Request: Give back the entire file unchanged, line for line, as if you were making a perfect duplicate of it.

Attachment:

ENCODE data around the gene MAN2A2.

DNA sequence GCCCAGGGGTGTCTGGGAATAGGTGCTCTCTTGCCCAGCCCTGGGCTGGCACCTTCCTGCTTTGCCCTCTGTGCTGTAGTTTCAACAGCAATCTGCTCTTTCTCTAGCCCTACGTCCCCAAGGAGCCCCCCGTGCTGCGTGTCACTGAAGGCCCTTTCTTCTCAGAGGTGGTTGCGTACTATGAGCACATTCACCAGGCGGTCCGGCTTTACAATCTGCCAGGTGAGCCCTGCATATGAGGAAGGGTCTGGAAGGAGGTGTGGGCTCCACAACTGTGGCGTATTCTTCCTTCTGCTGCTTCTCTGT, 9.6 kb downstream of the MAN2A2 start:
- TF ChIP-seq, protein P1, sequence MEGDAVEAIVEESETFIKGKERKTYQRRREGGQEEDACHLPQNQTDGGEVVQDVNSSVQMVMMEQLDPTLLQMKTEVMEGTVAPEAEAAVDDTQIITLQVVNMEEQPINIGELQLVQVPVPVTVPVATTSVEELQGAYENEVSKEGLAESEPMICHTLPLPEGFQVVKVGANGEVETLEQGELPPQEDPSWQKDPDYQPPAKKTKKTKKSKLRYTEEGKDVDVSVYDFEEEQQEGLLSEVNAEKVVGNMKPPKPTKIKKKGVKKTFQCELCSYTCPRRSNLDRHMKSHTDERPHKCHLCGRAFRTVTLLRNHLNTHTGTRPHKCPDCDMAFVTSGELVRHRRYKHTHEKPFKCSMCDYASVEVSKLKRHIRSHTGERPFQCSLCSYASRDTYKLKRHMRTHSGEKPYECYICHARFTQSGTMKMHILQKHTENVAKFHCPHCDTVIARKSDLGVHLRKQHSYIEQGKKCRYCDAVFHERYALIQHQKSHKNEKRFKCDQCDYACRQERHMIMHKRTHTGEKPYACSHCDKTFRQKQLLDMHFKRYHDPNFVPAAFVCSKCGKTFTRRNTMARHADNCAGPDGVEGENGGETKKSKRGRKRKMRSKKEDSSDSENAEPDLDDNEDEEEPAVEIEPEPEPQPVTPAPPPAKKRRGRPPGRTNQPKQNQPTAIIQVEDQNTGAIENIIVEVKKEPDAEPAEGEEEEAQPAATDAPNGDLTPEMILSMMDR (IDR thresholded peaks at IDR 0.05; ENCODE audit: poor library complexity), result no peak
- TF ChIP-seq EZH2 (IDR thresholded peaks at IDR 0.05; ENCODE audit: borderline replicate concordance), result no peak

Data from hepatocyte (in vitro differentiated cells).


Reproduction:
ENCODE data around the gene MAN2A2.

DNA sequence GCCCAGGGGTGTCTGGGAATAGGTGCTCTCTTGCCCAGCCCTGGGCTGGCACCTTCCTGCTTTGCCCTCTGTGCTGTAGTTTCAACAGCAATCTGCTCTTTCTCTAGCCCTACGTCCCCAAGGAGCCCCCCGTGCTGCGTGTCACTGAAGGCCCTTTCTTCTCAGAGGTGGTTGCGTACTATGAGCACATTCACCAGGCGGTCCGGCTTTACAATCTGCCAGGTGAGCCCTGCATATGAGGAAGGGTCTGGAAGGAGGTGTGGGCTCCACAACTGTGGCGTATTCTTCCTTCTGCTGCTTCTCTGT, 9.6 kb downstream of the MAN2A2 start:
- TF ChIP-seq, protein P1, sequence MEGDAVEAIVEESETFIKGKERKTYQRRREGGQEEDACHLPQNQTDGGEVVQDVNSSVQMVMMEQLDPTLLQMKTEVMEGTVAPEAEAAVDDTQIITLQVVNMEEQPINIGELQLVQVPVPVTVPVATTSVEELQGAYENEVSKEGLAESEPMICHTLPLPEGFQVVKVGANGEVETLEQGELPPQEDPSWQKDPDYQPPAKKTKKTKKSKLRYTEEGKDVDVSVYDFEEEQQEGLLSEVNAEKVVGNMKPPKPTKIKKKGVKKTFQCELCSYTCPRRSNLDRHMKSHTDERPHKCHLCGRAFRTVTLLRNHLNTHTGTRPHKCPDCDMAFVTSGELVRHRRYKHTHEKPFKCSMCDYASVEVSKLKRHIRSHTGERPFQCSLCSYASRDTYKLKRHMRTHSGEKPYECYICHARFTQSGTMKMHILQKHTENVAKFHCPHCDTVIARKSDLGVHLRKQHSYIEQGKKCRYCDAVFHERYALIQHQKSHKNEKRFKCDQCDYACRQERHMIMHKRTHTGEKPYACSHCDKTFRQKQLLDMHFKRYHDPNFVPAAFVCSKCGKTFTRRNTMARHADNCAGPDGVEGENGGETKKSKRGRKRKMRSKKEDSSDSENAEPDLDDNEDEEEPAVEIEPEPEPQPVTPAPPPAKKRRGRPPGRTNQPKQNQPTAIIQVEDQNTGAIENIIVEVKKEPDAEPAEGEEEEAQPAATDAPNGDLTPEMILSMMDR (IDR thresholded peaks at IDR 0.05; ENCODE audit: poor library complexity), result no peak
- TF ChIP-seq EZH2 (IDR thresholded peaks at IDR 0.05; ENCODE audit: borderline replicate concordance), result no peak

Data from hepatocyte (in vitro differentiated cells).